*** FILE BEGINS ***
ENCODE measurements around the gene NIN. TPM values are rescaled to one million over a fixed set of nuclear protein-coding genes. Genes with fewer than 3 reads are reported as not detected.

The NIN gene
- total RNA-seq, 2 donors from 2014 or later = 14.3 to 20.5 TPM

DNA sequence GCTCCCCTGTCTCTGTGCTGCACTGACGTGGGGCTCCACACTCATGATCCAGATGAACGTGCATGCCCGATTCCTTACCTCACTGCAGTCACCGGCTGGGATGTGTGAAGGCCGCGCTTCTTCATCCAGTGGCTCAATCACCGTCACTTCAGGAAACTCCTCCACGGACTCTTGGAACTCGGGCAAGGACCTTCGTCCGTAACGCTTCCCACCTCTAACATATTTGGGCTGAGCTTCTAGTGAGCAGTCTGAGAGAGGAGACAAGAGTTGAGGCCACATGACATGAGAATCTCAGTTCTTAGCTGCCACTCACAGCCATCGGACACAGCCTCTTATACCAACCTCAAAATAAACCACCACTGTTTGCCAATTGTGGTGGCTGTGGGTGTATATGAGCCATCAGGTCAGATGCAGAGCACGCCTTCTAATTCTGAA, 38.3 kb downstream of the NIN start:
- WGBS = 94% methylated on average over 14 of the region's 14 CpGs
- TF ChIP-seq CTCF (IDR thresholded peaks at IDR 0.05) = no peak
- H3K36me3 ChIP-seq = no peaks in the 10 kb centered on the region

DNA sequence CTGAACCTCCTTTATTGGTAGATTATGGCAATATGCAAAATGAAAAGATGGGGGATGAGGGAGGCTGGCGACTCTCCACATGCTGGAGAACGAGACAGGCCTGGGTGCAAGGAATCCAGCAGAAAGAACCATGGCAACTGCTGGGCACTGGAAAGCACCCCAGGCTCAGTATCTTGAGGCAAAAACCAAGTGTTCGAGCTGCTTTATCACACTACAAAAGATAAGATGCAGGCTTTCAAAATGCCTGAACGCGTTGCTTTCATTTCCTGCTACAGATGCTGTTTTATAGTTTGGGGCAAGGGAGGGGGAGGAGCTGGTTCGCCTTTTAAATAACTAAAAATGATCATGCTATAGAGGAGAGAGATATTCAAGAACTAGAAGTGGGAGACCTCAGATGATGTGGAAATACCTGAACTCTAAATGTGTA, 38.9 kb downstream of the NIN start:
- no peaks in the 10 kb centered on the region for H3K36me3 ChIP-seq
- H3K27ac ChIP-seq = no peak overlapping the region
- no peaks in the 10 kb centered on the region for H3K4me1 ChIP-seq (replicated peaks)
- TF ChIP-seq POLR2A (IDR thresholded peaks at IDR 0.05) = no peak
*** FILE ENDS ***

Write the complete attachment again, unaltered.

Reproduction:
ENCODE measurements around the gene NIN. TPM values are rescaled to one million over a fixed set of nuclear protein-coding genes. Genes with fewer than 3 reads are reported as not detected.

The NIN gene
- total RNA-seq, 2 donors from 2014 or later = 14.3 to 20.5 TPM

DNA sequence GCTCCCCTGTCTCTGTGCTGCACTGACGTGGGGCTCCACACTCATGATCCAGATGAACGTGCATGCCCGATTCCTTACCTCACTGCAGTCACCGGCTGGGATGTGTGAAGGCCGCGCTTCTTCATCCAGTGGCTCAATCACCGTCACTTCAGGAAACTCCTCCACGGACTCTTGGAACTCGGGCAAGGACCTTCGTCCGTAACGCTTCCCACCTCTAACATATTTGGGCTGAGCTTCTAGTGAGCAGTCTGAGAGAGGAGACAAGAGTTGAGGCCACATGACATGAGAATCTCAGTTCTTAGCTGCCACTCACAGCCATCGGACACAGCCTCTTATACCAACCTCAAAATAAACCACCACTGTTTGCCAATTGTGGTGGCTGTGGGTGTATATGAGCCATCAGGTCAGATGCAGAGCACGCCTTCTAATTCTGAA, 38.3 kb downstream of the NIN start:
- WGBS = 94% methylated on average over 14 of the region's 14 CpGs
- TF ChIP-seq CTCF (IDR thresholded peaks at IDR 0.05) = no peak
- H3K36me3 ChIP-seq = no peaks in the 10 kb centered on the region

DNA sequence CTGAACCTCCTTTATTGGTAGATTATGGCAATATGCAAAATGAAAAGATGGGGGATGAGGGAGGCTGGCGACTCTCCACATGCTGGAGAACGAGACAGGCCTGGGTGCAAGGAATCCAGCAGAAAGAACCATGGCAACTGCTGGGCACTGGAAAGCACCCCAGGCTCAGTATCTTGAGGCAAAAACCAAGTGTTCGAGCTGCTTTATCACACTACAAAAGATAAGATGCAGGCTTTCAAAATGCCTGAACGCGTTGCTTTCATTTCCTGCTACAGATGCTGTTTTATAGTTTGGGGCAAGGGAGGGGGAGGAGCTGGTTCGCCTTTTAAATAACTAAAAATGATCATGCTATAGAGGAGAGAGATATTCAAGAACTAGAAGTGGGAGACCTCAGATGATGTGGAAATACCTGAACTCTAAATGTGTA, 38.9 kb downstream of the NIN start:
- no peaks in the 10 kb centered on the region for H3K36me3 ChIP-seq
- H3K27ac ChIP-seq = no peak overlapping the region
- no peaks in the 10 kb centered on the region for H3K4me1 ChIP-seq (replicated peaks)
- TF ChIP-seq POLR2A (IDR thresholded peaks at IDR 0.05) = no peak